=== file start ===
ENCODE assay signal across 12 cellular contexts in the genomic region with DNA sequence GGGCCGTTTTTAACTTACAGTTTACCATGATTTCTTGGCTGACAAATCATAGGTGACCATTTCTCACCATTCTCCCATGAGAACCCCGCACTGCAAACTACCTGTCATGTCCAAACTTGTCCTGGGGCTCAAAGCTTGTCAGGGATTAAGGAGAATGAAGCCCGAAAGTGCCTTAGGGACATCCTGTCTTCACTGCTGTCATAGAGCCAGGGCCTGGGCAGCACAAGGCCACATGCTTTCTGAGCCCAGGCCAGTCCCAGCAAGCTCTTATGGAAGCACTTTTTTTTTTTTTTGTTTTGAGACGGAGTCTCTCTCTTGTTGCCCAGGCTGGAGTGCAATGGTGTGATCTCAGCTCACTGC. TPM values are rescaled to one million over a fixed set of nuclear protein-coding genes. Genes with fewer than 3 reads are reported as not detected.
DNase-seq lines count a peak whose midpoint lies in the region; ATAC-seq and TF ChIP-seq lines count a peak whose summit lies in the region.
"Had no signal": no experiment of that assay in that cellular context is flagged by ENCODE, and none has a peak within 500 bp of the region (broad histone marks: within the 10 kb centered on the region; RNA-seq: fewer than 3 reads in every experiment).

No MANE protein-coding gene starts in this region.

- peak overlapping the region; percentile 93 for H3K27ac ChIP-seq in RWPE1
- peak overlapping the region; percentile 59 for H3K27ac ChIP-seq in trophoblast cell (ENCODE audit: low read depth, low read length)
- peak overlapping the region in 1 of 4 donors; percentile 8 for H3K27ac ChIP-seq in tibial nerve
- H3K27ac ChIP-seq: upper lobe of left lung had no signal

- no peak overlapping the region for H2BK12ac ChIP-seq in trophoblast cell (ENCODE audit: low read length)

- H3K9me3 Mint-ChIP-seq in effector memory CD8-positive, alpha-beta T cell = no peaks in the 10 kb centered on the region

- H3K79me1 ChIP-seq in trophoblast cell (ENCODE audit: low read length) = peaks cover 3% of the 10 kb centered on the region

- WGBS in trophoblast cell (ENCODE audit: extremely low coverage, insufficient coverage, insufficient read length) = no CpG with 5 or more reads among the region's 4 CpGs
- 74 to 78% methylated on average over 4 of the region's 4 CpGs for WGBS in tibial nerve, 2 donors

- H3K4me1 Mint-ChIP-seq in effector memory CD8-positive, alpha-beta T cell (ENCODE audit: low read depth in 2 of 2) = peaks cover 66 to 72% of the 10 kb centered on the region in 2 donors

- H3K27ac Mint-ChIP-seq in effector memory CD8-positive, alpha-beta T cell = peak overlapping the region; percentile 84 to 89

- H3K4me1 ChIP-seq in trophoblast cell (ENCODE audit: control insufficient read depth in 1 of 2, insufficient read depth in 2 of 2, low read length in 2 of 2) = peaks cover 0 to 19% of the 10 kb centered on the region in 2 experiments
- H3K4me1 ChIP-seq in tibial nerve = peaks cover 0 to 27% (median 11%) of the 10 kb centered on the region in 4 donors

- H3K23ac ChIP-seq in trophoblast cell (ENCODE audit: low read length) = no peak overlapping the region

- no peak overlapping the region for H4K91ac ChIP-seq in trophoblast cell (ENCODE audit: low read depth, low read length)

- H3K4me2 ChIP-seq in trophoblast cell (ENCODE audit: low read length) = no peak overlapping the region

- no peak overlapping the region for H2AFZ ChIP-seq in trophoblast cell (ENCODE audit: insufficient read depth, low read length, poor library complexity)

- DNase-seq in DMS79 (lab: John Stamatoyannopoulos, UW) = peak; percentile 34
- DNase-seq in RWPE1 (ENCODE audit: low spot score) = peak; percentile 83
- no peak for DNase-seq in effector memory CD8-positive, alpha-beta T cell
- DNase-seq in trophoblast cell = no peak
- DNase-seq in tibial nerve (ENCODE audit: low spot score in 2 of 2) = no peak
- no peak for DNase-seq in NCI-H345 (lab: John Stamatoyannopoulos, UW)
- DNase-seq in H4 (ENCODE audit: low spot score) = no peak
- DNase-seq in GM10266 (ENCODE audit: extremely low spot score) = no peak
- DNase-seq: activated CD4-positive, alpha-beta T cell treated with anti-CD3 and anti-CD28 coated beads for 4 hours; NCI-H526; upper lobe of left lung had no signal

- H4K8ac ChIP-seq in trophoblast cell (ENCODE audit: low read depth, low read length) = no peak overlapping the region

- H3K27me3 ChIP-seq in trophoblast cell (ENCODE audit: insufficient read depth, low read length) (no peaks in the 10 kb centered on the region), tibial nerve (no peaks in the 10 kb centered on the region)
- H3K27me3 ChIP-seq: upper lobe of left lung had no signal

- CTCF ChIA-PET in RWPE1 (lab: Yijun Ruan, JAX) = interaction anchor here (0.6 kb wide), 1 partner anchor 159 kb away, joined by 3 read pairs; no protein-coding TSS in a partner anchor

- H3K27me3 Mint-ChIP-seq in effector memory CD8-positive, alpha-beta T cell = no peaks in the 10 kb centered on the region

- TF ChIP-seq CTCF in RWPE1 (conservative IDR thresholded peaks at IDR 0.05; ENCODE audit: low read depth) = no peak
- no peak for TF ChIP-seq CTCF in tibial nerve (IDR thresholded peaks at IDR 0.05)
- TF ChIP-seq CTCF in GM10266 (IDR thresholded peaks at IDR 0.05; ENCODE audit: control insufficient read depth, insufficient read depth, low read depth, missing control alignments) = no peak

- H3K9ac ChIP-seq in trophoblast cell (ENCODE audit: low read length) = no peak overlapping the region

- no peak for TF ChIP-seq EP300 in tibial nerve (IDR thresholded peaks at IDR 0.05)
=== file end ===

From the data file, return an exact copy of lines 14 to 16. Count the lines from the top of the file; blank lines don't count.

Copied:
- H3K4me1 Mint-ChIP-seq in effector memory CD8-positive, alpha-beta T cell (ENCODE audit: low read depth in 2 of 2) = peaks cover 66 to 72% of the 10 kb centered on the region in 2 donors

- H3K27ac Mint-ChIP-seq in effector memory CD8-positive, alpha-beta T cell = peak overlapping the region; percentile 84 to 89

- H3K4me1 ChIP-seq in trophoblast cell (ENCODE audit: control insufficient read depth in 1 of 2, insufficient read depth in 2 of 2, low read length in 2 of 2) = peaks cover 0 to 19% of the 10 kb centered on the region in 2 experiments